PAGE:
The Neurodevelopmental model of Schizophrenia

The neurodevelopmental model of schizophrenia provides a framework for understanding how OCs interact with the developing brain to increase the likelihood of schizophrenia in late adolescence and early adulthood. In normal development, connections in the brain (referred to as synaptic density) increase until an individual is approximately 2 years of age, which slowly decline during childhood, then decline steeply during late childhood and early adolescence. Many of these connections are unnecessary and will be eliminated in the mature brain.

During adolescence, a sharp increase in a process called synaptic pruning, which involves the elimination of superfluous connections, coincides with the emergence of abilities to solve abstract and complex problems. According to the neurodevelopmental model, patients with schizophrenia may have too many, too few, or unnecessary synaptic connections that are eliminated during adolescence, which results in the onset of psychotic symptomatology. According to one model, schizophrenia would occur due to an abnormally aggressive synaptic pruning process, leading to a reduction in synaptic connectivity beyond a psychosis threshold, resulting in a fragmented or disconnected brain.

This lack of neural connectivity throughout the brain reflects the challenges faced by patients with schizophrenia, with deficits in most areas, including cognitive, social, emotional, and perceptual difficulties. Moreover, this model is supported by postmortem studies that have found reduced neuropil without neuronal loss, in which decreased neuropil represents a loss of connections between neurons.

Early environmental insults, such as OCs, would fit within this neurodevelopmental model by reducing the amount of synaptic pruning necessary to cause psychotic symptomatology. This would lead to an earlier age of onset and possibly portend a worsened clinical outcome. As we have seen, this is precisely what occurs in individuals with a history of hypoxia-associated OCs, who typically have an earlier age of onset and more pronounced neuroanatomical abnormalities.

Viewing schizophrenia as a developmental disorder encourages exploration into possible early intervention and prevention strategies in individuals who are genetically susceptible. The emergence of candidate disease genes, as well as the advances in mapping out molecular pathways involved in schizophrenia, will likely pave the road to understanding and treating an incredibly serious and debilitating disorder.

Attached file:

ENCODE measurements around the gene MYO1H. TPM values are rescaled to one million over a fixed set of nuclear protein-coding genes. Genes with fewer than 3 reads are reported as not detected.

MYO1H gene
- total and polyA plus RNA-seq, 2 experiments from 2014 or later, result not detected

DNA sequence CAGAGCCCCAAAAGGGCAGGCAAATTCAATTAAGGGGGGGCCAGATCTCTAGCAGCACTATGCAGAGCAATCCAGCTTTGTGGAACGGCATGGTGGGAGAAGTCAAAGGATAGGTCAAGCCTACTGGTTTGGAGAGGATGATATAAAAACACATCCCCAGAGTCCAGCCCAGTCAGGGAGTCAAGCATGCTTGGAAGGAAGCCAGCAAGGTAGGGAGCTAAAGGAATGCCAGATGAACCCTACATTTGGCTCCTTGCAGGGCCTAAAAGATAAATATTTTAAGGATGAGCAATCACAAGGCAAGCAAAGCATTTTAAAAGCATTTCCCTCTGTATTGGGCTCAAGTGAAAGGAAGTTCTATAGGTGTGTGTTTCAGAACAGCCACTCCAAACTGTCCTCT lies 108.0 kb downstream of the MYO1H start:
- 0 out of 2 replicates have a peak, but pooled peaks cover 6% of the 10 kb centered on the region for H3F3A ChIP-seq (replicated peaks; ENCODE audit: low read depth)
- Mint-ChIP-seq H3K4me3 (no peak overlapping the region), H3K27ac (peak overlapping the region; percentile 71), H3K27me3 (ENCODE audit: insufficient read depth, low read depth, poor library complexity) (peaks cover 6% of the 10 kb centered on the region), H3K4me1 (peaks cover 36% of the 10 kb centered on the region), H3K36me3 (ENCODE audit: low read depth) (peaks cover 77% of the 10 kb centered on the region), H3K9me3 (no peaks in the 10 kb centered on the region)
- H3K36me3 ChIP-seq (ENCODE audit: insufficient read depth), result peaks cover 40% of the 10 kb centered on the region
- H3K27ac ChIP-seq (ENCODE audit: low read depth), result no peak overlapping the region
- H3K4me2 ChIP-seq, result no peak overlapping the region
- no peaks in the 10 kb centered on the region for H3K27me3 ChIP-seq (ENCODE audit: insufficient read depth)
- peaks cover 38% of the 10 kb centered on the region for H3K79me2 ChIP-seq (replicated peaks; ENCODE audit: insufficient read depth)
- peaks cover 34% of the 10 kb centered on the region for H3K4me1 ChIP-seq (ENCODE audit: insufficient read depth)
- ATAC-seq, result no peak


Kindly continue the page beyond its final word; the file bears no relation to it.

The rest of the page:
• OCs have been found to be repeatedly associated with schizophrenia outcome, occurring in the histories of 20 - 30% of patients with schizophrenia and 5 - 10% of the overall population.
  • Of the prevailing explanatory models, the majority of evidence supports the gene - environment interaction model, which asserts that OCs interact with genes associated with schizophrenia to increase risk for the disorder.
  • Many OCs have been associated with schizophrenia, including complications during pregnancy, fetal and infant underdevelopment, and birth complications.
  • Lack of oxygen to the fetus, termed fetal hypoxia, likely is involved in many OCs associated with schizophrenia.
  • A history of hypoxia-associated OCs differentiates between patients with schzophrenia and their nonschizophrenic siblings, and leads to a form of schizophrenia characterized by earlier age of onset and greater neuroanatomical abnormalities.
  • Infection during pregnancy has been repeatedly associated with schizophrenia in offspring. More recent studies using serological confirmation of infection have found an association between HSV-2, influenza, genital and reproductive infection, and T. gondii exposure during pregnancy and schizophrenia spectrum disorders in offspring.
  • Most prenatal infections do not cross the placenta; therefore, the damaging effects to the fetus seem to be partially related to the mother's immune response to infection, particularly involving inflammation.
  • Genetic polymorphisms that amplify the inflammatory response to infection have been found among patients with schizophrenia, suggesting that genetic factors may confer heightened sensitivity to infection and other prenatal insults.
  • Both infection and proinflammatory cytokines have been linked to increased fetal hypoxia, which has been associated with schizophrenia and many of the brain abnormalities linked to the disorder.
  • Some theorists propose that schizophrenia arises due excessive reduction in the connections throughout the brain (synaptic pruning), leading to problems in most areas of functioning. OCs fit within this model by further reducing the amount of connections in the brain, leading to an earlier age of onset and worsened clinical outcome.

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